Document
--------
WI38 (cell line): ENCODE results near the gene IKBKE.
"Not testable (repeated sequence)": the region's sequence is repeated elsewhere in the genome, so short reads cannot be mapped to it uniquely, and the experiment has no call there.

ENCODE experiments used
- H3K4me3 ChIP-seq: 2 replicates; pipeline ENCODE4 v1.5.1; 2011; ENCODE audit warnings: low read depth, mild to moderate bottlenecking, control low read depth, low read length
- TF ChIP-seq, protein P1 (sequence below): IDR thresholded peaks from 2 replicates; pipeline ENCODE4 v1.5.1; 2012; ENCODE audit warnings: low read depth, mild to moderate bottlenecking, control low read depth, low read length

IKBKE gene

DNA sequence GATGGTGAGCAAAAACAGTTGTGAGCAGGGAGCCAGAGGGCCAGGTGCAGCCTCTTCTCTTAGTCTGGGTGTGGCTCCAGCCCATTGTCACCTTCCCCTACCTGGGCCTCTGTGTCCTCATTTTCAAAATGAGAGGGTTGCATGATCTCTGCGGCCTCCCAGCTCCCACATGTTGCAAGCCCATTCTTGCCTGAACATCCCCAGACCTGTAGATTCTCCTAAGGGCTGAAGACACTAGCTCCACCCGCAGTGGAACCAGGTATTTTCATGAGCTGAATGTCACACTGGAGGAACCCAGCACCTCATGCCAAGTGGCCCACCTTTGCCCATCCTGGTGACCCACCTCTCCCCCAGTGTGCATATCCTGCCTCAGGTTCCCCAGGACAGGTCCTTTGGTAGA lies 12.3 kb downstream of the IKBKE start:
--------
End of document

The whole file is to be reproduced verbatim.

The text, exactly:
WI38 (cell line): ENCODE results near the gene IKBKE.
"Not testable (repeated sequence)": the region's sequence is repeated elsewhere in the genome, so short reads cannot be mapped to it uniquely, and the experiment has no call there.

ENCODE experiments used
- H3K4me3 ChIP-seq: 2 replicates; pipeline ENCODE4 v1.5.1; 2011; ENCODE audit warnings: low read depth, mild to moderate bottlenecking, control low read depth, low read length
- TF ChIP-seq, protein P1 (sequence below): IDR thresholded peaks from 2 replicates; pipeline ENCODE4 v1.5.1; 2012; ENCODE audit warnings: low read depth, mild to moderate bottlenecking, control low read depth, low read length

IKBKE gene

DNA sequence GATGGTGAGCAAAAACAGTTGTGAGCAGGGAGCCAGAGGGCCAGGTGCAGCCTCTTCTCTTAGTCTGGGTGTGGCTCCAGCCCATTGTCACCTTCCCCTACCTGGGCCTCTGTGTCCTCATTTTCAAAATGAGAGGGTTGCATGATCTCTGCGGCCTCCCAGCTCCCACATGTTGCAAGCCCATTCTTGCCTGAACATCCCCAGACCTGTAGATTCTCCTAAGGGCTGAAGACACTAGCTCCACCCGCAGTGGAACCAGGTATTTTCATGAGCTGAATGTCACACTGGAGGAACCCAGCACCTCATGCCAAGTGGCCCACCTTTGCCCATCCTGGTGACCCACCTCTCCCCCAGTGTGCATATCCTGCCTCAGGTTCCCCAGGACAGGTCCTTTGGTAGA lies 12.3 kb downstream of the IKBKE start: